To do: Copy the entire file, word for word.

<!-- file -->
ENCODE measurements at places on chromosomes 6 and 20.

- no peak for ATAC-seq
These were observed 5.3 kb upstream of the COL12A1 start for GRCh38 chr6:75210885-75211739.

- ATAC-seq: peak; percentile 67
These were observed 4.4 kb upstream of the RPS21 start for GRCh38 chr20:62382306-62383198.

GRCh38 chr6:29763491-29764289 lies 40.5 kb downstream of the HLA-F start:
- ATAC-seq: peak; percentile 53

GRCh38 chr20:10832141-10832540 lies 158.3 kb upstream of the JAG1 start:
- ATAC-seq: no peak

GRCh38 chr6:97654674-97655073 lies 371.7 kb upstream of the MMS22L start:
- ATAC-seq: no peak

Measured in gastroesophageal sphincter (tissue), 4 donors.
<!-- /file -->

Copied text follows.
ENCODE measurements at places on chromosomes 6 and 20.

- no peak for ATAC-seq
These were observed 5.3 kb upstream of the COL12A1 start for GRCh38 chr6:75210885-75211739.

- ATAC-seq: peak; percentile 67
These were observed 4.4 kb upstream of the RPS21 start for GRCh38 chr20:62382306-62383198.

GRCh38 chr6:29763491-29764289 lies 40.5 kb downstream of the HLA-F start:
- ATAC-seq: peak; percentile 53

GRCh38 chr20:10832141-10832540 lies 158.3 kb upstream of the JAG1 start:
- ATAC-seq: no peak

GRCh38 chr6:97654674-97655073 lies 371.7 kb upstream of the MMS22L start:
- ATAC-seq: no peak

Measured in gastroesophageal sphincter (tissue), 4 donors.